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Our lives are complicated. Big things like fighting with Social Security and little things like Jack developing a habit of soiling his bed overnight. Some days I feel like we are dealing with more than our share of sh*t, but when I step away and look at the big picture, I am reminded that the good still outweighs the bad by a long shot.

I am beyond proud of both of our children. Each with such different lives. Each extraordinary.

 

Love, Jess

 

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And the Winner is . . .

Smack in the middle of remembering the hell we went through ten years ago, we got a beautiful reminder of where we are now.

THIS is where we are now — We are winning the GOLD!!!!!

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This amazing day was thanks to the Special Olympics and the greatest school on the planet – CPNJ Horizon High School. Their love, support, training and encouragement helped Jack hop his way to the finish-line!!

If this video made you smile (or cry happy tears), please consider making a donation to Jack’s school.

https://cpnj.donorpages.com/WWCHorizonHighSchool2017/JesseTorrey/?t=636288010860612211

Love, Jess (proud mama)

P.S. It’s not really about winning, it’s about being able to play the game. Thanks to the Special Olympics and Horizon High School – Jack was able to play the game!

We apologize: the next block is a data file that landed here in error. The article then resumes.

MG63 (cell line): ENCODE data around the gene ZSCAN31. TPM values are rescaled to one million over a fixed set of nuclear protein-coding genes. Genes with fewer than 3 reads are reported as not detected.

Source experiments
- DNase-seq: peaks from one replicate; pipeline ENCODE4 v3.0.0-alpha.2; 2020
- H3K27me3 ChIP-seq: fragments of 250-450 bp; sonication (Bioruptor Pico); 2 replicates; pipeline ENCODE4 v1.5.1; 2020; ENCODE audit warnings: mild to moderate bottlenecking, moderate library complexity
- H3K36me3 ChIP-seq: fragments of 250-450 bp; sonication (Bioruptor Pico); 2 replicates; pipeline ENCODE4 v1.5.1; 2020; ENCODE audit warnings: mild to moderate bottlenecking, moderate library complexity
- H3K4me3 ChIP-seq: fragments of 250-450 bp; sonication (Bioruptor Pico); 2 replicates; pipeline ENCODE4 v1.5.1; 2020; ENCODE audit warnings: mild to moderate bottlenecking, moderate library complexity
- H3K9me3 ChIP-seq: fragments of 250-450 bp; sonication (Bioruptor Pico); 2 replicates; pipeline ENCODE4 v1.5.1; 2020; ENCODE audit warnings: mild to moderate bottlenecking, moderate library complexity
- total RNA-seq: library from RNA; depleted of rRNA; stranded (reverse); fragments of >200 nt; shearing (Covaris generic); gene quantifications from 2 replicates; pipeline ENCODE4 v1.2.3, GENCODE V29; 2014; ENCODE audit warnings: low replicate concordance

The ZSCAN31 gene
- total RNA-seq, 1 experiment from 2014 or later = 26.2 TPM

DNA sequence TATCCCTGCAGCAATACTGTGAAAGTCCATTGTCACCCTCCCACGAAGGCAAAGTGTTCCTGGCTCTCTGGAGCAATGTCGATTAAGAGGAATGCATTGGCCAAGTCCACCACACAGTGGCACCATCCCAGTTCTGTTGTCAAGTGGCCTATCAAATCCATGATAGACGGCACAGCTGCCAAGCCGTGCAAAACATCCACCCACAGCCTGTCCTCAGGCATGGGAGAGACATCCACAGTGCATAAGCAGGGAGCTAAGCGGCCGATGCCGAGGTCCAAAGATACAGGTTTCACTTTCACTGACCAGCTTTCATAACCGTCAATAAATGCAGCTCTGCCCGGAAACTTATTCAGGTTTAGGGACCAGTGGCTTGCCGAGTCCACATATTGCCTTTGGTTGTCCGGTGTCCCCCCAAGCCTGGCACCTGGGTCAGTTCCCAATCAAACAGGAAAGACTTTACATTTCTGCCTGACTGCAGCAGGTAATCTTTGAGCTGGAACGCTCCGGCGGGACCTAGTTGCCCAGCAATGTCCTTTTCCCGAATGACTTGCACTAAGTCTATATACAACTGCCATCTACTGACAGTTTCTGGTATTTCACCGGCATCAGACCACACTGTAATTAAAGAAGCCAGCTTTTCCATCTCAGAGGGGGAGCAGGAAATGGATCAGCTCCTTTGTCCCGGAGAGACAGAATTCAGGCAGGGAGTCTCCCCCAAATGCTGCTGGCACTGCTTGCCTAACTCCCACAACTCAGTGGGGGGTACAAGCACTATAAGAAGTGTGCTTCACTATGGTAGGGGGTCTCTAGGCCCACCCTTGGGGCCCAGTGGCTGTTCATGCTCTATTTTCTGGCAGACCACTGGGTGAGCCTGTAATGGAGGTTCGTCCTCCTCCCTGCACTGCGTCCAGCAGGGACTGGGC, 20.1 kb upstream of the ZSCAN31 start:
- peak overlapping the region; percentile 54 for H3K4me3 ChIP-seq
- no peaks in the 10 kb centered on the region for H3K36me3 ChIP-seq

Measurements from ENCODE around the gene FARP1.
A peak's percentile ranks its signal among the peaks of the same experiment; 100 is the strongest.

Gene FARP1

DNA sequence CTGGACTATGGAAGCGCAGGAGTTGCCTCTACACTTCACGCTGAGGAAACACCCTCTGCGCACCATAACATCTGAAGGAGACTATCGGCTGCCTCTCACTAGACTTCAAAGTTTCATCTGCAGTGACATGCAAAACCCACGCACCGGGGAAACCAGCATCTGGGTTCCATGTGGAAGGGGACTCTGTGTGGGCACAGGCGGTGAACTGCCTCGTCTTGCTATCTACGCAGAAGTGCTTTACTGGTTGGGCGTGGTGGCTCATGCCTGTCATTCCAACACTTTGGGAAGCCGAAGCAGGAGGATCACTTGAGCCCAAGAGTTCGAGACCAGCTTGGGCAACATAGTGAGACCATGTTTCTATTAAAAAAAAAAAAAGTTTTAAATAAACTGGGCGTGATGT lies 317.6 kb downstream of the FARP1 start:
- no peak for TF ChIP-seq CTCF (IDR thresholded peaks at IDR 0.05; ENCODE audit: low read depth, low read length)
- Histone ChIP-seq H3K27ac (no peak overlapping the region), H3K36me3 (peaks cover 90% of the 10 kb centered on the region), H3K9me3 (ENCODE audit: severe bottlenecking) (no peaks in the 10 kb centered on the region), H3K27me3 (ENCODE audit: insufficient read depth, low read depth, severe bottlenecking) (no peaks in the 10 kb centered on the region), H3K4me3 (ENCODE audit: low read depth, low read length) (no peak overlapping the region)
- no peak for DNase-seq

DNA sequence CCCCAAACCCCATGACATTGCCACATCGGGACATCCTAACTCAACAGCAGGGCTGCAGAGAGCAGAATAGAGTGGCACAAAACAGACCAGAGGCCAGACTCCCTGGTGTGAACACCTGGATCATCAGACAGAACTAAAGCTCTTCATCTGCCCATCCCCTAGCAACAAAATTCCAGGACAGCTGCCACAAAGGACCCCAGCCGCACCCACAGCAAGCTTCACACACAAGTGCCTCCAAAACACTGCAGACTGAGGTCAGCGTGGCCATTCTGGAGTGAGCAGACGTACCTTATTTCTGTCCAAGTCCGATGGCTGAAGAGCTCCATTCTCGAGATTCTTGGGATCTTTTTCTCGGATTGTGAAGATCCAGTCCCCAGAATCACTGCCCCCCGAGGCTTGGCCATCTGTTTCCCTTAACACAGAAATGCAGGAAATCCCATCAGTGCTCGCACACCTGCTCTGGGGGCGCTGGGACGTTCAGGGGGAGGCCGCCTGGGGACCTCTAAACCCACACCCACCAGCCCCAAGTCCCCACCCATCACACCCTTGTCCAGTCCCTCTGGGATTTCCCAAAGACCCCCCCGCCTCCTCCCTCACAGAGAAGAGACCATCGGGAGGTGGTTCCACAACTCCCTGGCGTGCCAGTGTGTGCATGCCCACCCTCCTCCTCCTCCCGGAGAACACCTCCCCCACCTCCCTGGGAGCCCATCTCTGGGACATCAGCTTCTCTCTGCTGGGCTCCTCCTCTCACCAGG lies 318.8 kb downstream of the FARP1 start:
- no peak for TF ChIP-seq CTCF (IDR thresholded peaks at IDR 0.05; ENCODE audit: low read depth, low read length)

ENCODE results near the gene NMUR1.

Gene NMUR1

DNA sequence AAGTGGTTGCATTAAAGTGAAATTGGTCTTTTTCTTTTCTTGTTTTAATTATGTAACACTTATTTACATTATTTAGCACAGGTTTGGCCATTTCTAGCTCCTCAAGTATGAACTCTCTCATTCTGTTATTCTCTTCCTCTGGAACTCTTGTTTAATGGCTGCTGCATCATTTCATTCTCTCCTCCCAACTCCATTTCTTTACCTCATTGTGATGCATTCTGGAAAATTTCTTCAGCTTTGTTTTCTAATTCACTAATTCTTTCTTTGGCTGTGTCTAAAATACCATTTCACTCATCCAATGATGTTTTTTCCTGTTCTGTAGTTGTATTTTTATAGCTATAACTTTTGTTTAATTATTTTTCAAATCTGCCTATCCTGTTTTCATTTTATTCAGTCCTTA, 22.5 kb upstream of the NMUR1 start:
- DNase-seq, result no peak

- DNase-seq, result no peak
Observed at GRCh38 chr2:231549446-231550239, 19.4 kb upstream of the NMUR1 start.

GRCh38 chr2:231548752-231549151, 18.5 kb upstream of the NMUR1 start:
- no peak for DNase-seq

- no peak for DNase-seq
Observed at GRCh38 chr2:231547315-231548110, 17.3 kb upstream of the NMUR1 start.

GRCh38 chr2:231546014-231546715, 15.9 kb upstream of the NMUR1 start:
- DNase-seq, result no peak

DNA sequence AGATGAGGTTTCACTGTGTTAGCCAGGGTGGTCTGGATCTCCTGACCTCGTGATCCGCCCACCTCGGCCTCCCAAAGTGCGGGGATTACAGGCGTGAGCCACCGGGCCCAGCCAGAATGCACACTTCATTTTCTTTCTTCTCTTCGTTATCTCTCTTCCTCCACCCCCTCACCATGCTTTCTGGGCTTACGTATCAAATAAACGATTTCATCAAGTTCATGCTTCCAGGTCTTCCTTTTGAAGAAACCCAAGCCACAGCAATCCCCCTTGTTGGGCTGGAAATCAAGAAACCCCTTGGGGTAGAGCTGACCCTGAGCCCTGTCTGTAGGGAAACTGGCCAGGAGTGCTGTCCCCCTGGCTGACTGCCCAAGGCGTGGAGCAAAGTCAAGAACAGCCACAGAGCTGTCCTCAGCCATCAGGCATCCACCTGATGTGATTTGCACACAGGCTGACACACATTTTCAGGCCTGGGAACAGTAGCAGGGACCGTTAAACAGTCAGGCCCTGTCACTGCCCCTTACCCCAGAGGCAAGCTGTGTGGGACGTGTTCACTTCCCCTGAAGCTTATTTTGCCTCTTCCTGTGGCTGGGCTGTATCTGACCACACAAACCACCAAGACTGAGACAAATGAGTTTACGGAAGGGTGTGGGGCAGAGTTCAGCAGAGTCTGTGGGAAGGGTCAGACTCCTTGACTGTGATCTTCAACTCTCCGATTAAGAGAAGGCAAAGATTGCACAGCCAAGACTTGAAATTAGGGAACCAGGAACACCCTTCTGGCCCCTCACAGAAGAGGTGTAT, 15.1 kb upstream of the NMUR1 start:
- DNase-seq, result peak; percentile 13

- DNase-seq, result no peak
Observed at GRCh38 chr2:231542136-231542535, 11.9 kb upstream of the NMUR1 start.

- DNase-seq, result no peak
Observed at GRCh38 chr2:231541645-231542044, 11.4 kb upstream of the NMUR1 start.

P.P.S. It is kinda fun to win sometimes;)

Trying to be Duct Tape

Look what Anna stumbled upon while on our School District’s website:

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In case you missed it – check this out!

 

Jack and I have also had the pleasure of speaking to several classes at South Orange Middle School and are scheduled to speak at an event for CPNJ, a Clinton School fundraiser and a few book clubs. Never did I imagine speaking being part of our journey, but here we are.

I was talking with a friend last week who has a child going through a difficult time with his own challenges, and she said, “I can’t wait to be on the other side of this. I can’t wait to be in a place where I can help other families.” All I could say was, “You’ll get there. It’s awesome!”

We could have reached this place and just lived our new normal, but our family was eager to thank everyone who helped us along the way (our duct tape). I’ve never been great with “thank you notes”, so instead we chose to thank our duct tape by paying it forward – by trying to BE DUCT TAPE.

Whether we are delivering Boxes of Fun (Anna and her Columbia High School friends have taken over, but Jack and I still deliver) or talking on the phone to a newly diagnosed ALD family or speaking to a group of young people about kindness – it’s confirming that we are on the other side AND it’s our way of thanking all of you.

I don’t believe that nature/life has a perfect plan for all of us – I’ve witnessed too much to make sense of that as a reality. What I do believe is that we all have the power to make the most of the lives we are living. I might not always make the best choices, but I will always do my best to help others. If our family can be a little bit of duct tape for someone else, we have done our job.